Ignition Interlock Devices (IID's) have long been the topic of debate on a few different grounds. Most of the arguments are whether or not these devices serve their purpose. Another discussion that is brought up is the long term effects of utilizing this device and vehicles, both benefits and drawbacks. The arguments on both sides are taken into consideration and are put up against their pros and cons to make the correct determination based on all the facts.
Since the IID's were initially installed in vehicles, they have faced both praise and opposition. The praise comes from several angles and well overpowers those opposed. These devices have helped lower the number of drunk drivers on the road, and deter repeat DUI offenders from committing another offense. The mechanisms serve as an extended arm of DUI enforcement to protect the people from harming themselves as well as others on the road.
In relation to the statistics showing the positive effects of IID's in obvious numbers, some have taken a step further to try to introduce the devices on a more permanent, and court ordered basis. Most states use IID's as an alternate option to sentencing, or only when a repeat offender has been caught again.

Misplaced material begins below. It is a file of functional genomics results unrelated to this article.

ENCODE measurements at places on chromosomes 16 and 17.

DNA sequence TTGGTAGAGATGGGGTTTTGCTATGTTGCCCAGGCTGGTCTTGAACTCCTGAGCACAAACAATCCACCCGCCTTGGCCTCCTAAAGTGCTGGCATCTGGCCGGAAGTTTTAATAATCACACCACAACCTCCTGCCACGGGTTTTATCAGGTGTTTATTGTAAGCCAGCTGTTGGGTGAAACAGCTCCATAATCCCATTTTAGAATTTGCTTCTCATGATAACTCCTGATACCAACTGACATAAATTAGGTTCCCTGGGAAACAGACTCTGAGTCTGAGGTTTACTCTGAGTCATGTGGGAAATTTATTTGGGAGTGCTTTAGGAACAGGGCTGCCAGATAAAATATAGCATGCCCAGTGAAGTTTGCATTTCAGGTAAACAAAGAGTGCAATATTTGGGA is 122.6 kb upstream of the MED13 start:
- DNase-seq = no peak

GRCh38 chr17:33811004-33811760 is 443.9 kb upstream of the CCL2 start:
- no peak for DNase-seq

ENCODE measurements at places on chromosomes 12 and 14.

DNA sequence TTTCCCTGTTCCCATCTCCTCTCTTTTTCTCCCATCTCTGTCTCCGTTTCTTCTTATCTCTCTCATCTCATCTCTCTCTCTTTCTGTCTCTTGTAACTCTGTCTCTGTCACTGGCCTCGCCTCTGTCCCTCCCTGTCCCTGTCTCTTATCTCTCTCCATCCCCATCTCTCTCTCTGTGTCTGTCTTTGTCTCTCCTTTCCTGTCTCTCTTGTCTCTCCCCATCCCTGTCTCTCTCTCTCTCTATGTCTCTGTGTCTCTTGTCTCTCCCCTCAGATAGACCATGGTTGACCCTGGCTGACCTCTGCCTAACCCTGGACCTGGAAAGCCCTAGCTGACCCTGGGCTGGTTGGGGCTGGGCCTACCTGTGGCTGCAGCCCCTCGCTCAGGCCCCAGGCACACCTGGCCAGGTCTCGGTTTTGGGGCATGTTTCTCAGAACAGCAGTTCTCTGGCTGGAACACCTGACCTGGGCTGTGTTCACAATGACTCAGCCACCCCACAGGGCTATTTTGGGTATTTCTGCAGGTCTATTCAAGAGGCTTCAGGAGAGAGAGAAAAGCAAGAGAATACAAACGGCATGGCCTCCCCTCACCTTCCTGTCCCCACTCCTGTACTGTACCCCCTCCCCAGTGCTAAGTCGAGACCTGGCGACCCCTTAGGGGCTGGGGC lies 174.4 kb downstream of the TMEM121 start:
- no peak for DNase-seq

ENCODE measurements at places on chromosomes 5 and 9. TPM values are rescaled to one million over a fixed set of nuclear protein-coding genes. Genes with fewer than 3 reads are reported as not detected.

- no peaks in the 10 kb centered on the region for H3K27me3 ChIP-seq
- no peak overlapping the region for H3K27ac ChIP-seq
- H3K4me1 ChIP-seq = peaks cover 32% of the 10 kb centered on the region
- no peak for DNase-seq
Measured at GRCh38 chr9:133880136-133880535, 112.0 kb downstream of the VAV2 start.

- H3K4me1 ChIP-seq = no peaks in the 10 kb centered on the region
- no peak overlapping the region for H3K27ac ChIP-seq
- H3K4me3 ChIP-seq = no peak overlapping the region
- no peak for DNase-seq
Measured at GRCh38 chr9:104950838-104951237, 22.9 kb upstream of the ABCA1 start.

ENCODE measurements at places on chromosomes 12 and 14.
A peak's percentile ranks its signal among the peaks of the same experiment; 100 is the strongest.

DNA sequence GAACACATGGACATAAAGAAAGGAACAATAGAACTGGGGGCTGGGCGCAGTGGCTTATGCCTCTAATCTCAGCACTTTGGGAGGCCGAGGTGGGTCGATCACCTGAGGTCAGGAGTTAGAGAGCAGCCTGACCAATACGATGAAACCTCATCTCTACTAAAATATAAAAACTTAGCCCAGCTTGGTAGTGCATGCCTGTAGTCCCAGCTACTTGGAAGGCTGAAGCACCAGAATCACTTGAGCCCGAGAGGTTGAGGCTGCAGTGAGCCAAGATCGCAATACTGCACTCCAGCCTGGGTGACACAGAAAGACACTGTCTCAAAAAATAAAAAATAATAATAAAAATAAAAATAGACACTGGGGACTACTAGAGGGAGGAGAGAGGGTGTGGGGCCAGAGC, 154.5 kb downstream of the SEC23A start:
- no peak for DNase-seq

Several politicians are trying to change that, and try to join other states on permanently installing the devices on people that have been charged with DUI regardless. They believe that using this device for a period of 5 months or more on a vehicle can cause the driver to get in the habit of driving sober all the time, even after the device is removed from the vehicle. Based on this reasoning they are trying to pass bills in their states to have IID's installed in the vehicles of all people convicted of drunk driving.
The argument from the other side comes from the general public mainly, stating that passing such a bill would prevent a judge from making a decision based on character of how to penalize the person charged with the offense. Meaning, the judge would not have the option to distinguish between a person who seems like a belligerent drunk, or one that took an extra sip of a drink that particular day, and punish the person based on that. Still, those in favor of the bill state that the BAC reading taken from their offense, as well as the police report, can show those things to a judge.
Using that information, they can base the length of the installment of the device on the vehicle. Those in favor of the passing of such bills, and court ordered device installation seem to have a much more structured, and well prepared argument supporting their decision. Some states already require the installation of a device within a certain time period after one has been charged with a drunk driving offense.
For the most part, the Ignition Interlock Device seems to be an extremely positive means of helping lower the rate of drunk drivers out on the road. In direct response to the data provided as proof, more states are joining in on making these devices mandatory for DUI offenders, and most likely more will with time.